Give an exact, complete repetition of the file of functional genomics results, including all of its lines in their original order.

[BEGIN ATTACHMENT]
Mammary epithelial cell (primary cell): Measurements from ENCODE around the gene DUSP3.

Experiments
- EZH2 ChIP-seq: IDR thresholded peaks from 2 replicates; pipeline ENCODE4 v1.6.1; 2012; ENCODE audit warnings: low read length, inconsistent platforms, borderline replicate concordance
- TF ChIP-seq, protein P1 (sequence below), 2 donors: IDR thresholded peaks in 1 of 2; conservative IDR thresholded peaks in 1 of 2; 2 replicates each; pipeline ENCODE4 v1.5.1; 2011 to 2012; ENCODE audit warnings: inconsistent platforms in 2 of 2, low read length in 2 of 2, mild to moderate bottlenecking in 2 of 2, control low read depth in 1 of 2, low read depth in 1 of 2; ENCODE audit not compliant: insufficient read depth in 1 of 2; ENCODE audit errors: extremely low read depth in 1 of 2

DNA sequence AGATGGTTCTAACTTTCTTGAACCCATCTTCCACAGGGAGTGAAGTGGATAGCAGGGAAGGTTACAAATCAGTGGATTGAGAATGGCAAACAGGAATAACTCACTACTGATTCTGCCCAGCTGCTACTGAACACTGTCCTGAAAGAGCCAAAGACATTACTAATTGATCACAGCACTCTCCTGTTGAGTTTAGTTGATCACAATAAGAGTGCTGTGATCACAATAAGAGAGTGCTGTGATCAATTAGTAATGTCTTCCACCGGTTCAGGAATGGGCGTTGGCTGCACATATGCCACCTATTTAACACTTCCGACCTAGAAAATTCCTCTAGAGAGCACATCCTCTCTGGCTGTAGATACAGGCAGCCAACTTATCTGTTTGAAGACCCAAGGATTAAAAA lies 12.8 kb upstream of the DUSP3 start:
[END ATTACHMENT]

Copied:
Mammary epithelial cell (primary cell): Measurements from ENCODE around the gene DUSP3.

Experiments
- EZH2 ChIP-seq: IDR thresholded peaks from 2 replicates; pipeline ENCODE4 v1.6.1; 2012; ENCODE audit warnings: low read length, inconsistent platforms, borderline replicate concordance
- TF ChIP-seq, protein P1 (sequence below), 2 donors: IDR thresholded peaks in 1 of 2; conservative IDR thresholded peaks in 1 of 2; 2 replicates each; pipeline ENCODE4 v1.5.1; 2011 to 2012; ENCODE audit warnings: inconsistent platforms in 2 of 2, low read length in 2 of 2, mild to moderate bottlenecking in 2 of 2, control low read depth in 1 of 2, low read depth in 1 of 2; ENCODE audit not compliant: insufficient read depth in 1 of 2; ENCODE audit errors: extremely low read depth in 1 of 2

DNA sequence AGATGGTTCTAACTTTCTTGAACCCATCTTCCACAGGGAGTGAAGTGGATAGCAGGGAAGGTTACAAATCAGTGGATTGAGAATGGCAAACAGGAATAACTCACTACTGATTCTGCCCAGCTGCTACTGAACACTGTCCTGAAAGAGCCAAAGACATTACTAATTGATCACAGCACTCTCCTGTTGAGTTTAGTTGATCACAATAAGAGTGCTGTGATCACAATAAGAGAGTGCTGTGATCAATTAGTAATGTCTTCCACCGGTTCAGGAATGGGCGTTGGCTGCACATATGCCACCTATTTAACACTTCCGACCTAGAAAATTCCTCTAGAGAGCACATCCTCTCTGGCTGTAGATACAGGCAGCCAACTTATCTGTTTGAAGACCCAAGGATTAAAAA lies 12.8 kb upstream of the DUSP3 start: